• And no talk about food would be complete without pointing you to the Weston A. Price Foundation  which supports traditional foods as a result of Dr. Price's fascinating research into the health of people in traditional cultures. If you want an easily readable and, pun intended, digestible book form of what a Weston Price diet looks like in practice, Real Food by Nina Planck is excellent.

Happy eating!

photo by Graduated Learning

Aimee Shunney Interview

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Aimee Shunney bio picTo say that last week's post, which detailed Curt Chaffee's dramatic story of healing, got a lot a lot of attention is, er, an understatement. Clearly we all feel that the conversation about the role of food in chronic pain is a very important one to be having. So let's talk in more depth, shall we!? In case you missed it, Curt is a patient of Dr. Aimée Shunney's. After decades of severe chronic pain, 7 highly invasive surgeries, and many doctors and specialists he resolved his pain when Dr. Shunney recommended he try an elimination diet challenge. Wowzers. Going back to basics can be profound.

Since I am a manual and movement therapist professionally, I spend my work life helping people to resolve pain through those means. However, I've been in my career for long enough that I have seen how markedly pain (and tissue quality and movement quality) is impacted by food. So I brought in the big guns to talk about it more.

Aimée is a naturopathic doctor who practices in Santa Cruz and Campbell, California. She is also the co-creator of the Cleanse Organic program. And she's got a lot to tell us about how food affects not just pain, but, you guessed it, everything. So take a gander at the interview, and/or scroll below to see the transcript if you wish to skim.

1:34 I mention the Curt Chaffee interview and his profound experience healing from severe chronic pain when he stopped eating gluten. Aimée talks about her initial overwhelm when he came to her, so she opted to go back to basics, and that was what, ultimately, was profound for him.

 

2:30 Shortly after I interviewed Curt for the site a colleague of mine sent me another story about a person who had severe migraines. Their grandfather had had the same pattern, and ultimately had brain surgery to address the pain. This person was, clearly, determined to not go their grandfather’s route, and through the process of trying to get well they found out it was gluten too. It’s pretty shocking.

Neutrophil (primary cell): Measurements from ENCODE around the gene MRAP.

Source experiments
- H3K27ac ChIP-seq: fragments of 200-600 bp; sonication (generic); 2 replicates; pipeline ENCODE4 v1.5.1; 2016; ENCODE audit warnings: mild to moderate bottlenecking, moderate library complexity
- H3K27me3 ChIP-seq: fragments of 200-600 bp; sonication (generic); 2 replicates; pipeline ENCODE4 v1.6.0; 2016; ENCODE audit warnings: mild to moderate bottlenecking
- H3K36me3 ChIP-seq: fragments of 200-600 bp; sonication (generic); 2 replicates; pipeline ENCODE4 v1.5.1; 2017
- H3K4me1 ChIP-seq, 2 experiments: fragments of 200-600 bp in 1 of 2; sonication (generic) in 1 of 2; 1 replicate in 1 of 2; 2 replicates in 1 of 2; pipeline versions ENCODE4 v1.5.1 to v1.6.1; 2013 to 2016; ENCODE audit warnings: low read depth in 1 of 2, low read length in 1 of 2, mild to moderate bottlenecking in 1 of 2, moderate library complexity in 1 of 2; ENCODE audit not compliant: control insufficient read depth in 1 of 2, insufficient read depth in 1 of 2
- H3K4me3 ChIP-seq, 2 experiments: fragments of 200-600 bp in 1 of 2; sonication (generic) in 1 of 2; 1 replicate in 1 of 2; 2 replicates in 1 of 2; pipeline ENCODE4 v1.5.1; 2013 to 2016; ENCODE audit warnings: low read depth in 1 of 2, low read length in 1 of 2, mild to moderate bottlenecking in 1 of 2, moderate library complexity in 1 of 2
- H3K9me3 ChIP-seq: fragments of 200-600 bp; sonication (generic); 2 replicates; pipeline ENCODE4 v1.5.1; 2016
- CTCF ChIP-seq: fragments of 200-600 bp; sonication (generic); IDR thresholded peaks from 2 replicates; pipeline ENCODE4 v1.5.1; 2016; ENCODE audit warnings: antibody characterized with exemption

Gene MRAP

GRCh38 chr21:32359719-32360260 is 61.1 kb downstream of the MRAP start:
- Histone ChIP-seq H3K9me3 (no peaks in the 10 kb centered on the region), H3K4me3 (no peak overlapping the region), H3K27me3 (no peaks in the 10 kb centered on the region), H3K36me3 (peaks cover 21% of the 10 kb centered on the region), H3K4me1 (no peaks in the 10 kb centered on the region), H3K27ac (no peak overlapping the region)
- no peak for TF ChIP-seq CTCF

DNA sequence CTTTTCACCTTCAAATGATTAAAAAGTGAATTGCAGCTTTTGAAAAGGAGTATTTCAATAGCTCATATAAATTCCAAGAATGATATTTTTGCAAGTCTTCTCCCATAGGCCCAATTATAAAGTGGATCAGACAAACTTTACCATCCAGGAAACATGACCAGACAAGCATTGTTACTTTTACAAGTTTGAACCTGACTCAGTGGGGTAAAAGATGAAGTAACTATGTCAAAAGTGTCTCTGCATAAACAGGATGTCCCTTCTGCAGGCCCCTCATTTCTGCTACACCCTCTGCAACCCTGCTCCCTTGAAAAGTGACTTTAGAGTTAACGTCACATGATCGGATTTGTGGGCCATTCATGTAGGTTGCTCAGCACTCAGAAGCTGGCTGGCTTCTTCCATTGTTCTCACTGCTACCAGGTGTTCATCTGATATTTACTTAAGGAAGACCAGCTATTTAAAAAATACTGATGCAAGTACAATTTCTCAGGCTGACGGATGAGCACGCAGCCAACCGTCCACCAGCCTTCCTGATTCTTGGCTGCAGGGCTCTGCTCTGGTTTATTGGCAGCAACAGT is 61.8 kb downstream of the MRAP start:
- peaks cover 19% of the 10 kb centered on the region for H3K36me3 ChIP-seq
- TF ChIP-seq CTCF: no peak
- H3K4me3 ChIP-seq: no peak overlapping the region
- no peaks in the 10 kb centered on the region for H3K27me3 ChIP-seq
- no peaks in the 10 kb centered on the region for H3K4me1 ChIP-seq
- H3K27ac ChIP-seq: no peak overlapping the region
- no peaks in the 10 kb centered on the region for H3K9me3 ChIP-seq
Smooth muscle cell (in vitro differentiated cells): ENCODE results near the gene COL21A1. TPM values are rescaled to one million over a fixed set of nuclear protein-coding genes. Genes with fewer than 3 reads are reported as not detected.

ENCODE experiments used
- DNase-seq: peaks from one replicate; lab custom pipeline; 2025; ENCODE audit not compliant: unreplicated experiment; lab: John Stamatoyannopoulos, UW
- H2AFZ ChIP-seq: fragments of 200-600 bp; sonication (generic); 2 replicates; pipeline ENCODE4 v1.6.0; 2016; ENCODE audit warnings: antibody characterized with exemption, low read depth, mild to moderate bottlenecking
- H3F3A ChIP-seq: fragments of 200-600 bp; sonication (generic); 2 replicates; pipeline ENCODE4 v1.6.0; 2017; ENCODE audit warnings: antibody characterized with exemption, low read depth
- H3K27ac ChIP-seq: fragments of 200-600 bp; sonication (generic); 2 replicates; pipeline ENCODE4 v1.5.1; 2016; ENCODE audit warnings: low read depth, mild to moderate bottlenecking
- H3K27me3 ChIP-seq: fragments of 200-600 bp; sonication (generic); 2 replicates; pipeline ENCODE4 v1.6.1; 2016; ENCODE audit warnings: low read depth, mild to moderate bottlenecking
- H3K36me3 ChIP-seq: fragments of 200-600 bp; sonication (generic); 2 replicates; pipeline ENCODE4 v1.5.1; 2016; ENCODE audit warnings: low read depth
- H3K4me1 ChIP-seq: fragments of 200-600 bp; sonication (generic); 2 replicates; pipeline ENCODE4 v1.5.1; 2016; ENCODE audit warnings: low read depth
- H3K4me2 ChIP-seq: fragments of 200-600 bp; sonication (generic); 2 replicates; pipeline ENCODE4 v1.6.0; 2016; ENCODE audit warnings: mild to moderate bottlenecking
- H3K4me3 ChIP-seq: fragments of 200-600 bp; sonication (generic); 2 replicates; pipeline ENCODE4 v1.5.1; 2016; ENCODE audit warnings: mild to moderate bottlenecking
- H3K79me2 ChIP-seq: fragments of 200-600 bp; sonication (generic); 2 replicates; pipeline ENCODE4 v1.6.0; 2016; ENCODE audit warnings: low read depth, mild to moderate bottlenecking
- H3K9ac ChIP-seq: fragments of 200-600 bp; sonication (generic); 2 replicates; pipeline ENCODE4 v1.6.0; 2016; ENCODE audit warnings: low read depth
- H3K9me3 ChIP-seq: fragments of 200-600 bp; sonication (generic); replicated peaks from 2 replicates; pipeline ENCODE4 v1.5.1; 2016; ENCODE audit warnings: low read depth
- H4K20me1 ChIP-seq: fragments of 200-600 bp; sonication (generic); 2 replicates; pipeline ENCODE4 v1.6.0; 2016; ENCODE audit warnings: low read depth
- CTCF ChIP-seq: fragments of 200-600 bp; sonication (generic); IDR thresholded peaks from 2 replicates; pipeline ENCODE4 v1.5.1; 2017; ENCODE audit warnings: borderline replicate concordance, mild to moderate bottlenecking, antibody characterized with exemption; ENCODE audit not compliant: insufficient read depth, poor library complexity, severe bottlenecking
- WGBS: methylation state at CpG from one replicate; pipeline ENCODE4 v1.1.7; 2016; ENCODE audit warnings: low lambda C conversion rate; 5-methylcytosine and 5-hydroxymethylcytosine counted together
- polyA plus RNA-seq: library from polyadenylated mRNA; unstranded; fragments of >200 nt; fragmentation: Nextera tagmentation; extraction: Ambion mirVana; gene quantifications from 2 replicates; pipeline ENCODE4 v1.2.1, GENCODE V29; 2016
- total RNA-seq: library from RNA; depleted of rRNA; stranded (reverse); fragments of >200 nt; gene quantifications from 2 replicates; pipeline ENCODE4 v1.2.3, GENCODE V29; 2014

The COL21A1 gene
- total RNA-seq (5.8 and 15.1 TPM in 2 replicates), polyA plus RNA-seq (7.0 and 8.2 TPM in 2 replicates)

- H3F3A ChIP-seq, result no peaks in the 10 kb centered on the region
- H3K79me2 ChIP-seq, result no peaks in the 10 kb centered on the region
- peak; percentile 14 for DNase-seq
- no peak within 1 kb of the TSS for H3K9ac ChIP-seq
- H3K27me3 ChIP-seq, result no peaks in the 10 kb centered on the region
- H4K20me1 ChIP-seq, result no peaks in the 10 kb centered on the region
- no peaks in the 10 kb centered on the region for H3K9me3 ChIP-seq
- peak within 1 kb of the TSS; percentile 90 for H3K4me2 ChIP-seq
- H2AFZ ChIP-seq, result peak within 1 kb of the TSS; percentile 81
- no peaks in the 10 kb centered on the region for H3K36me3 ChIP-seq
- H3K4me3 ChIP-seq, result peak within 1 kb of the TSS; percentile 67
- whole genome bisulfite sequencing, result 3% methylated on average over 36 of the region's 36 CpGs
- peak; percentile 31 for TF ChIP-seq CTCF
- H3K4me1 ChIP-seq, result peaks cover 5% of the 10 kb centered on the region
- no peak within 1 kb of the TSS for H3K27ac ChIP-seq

3:30 [me] So what is the connection between pain and food [Aimée] I think that if you are unwittingly eating something that is not good for you, even if it seems like a healthy food but your body is having an immune response to it, your body might compensate for it for a long time, but you’re having this chronic inflammatory hit every day. Couple that with other stuff that happens in life and it all adds up into this perfect storm and you start exhibiting symptoms.

 

4:19 [Aimée] It’s hard to tell with food. We usually think of allergies as the immediate response stuff that our allergists test us for. But there are delayed response allergies that take a while to show up, there are food sensitivities that we really don’t understand very well, and food intolerances. So we just think it’s our normal state. Bloated, in pain, whatever it is, it becomes our normal.

 

5:09 [me] Are there typical foods that you see as the most common offenders? [Aimée] The big 5 are: dairy, gluten, corn, soy, and eggs. Those are foods that are in everything. So we’re getting them a lot. And then I’m always looking at sugar, caffeine, and alcohol. When those things are consumed too much, or even for some people just a little, they can be problematic. So it ends up being a cleanse, which is how my program, Cleanse Organic, started. I feel extremely confident in telling people if they are in pain, they should do an elimination diet. People who were on on pain killers, people who had movement problems, they get better. Beyond that, their energy improves, they start sleeping better than they ever have, headaches go away, mood stability gets better, and their digestion returns to normal. Then blood levels of course change too- cholesterol, etc.